These aren’t flashy, but they’re easy to get you and your students started. The aim is to give students opportunities to leverage the bigger capabilities of their phones and get students viewing their phones as something more than entertainment or 24/7 pipelines to their friends. Not an easy task, but management gets easier as the novelty fades. I’ve heard of teachers using many different strategies to varying effect. At the outset, a simple technique is to require phones to be left face-down on the desk’s corner when not being used instructionally.
If you’re planning on giving BYOD a shot this year, good luck! It’s likely to be a learning process, as with any resource, and you and your kids will come to see ways to use the devices naturally and effectively with practice.
Discussion of some alternatives to essays or PowerPoints.
In this short episode, I had the privilege of interviewing my friend, Todd Nesloney, better known as @TechNinjaTodd of Twitter fame. Todd is a 5th grade math teacher here in Texas who was named one of “20 to Watch” by the National School Board Association this year. Todd and I chatted briefly about what it means to flip a classroom, the challenges, and the benefits.
Just posted a new podcast on the idea that our kids need more opportunities to engage in “productive failure”, or “failure to succeed”. The idea is taken from the engineering design process, and it focuses on the premise that high level problem solving will lead to many failures before it achieves success. I would very much welcome your thoughts on this. Agree? Disagree? How can we give our kids greater opportunities to fail to succeed in the curriculum?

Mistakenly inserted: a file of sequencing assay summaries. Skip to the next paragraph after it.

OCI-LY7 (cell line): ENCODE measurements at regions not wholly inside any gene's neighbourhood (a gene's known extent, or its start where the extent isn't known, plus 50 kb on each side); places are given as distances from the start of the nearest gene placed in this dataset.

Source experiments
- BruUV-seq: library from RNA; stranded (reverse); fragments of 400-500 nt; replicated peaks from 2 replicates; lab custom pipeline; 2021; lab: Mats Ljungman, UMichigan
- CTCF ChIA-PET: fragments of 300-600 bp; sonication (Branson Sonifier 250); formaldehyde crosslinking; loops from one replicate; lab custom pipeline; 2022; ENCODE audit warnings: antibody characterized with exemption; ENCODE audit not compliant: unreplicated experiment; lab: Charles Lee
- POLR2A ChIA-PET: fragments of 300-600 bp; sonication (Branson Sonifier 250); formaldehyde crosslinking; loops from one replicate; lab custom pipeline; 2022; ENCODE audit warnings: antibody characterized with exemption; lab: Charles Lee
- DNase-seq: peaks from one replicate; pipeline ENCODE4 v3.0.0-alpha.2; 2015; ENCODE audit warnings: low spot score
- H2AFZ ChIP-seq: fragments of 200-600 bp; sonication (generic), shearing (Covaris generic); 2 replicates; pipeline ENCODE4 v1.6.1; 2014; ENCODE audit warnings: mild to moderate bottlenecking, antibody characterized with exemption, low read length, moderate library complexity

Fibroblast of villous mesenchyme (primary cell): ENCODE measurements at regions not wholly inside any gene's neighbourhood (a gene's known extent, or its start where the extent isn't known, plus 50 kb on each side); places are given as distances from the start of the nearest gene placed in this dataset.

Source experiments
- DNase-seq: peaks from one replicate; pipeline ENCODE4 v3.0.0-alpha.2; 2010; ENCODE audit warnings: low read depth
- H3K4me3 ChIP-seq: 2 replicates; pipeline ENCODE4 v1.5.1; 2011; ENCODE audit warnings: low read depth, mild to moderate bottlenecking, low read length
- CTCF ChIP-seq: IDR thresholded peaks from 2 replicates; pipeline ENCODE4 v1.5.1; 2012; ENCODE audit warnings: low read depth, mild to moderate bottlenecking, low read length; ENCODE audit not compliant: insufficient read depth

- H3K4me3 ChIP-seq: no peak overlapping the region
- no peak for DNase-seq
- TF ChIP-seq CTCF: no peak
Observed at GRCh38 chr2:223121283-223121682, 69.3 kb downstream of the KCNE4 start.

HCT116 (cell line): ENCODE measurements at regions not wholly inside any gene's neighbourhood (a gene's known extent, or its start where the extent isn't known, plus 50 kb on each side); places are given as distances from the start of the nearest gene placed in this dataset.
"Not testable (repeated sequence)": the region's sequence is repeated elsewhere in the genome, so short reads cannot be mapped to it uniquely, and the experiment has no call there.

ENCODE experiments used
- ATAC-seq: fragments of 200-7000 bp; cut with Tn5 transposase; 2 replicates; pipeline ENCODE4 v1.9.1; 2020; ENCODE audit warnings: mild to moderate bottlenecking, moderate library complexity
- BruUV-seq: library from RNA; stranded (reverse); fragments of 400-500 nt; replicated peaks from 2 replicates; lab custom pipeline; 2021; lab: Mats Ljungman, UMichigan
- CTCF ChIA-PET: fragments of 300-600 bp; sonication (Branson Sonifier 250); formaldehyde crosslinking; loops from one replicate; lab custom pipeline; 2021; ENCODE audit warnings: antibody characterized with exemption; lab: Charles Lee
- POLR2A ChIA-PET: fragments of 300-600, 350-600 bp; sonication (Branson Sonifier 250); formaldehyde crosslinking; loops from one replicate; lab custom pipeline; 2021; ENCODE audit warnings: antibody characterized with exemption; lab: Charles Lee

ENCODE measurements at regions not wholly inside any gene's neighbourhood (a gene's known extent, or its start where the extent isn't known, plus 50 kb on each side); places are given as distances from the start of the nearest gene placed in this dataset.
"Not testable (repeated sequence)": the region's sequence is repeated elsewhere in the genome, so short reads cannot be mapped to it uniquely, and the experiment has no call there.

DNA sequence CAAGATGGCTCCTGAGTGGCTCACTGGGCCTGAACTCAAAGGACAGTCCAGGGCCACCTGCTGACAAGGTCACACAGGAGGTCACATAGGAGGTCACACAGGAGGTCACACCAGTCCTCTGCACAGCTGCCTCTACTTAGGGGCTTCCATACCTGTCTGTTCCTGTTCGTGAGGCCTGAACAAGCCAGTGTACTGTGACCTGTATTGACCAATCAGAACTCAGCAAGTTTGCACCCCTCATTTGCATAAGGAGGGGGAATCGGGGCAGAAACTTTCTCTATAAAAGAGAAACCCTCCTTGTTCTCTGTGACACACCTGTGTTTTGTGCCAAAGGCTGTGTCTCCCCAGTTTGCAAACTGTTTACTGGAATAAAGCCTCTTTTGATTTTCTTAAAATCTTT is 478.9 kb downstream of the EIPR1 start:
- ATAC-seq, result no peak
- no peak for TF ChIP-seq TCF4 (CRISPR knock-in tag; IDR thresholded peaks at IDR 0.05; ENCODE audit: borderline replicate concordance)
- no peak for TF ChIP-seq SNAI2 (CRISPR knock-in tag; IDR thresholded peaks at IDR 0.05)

This edition of the 2-Minute Tech Challenge is all about a great and often ignored tool that is on most teachers’ desktops: iTunes. Specifically, it’s about iTunesU, which is an amazing collection of lessons, lectures, demonstrations, and other resources on just about any and every topic imaginable. Elementary teachers can find math lessons on basic addition, for instance, while calculus teachers can take advantage of a large selection of lessons on math topics that might as well be in Martian to me. Seriously, it is an outstanding resource, and one that every teacher and student should explore.
And that is it–probably as easy as a 2-Minute Tech Challenge will ever get. Just post the title of the podcast/lesson you found in the comments and tell us why it interests you.
One more point I should make here is that Apple has created some great tools to allow teachers to put their content on iTunesU. If you’re a Seguin teacher who is interested in exploring how to do this, please get in touch with me, and we will make it happen. Have a great week!
Information, implementation guides, and early research on flipped classrooms:
Technology tools for flipping the classroom: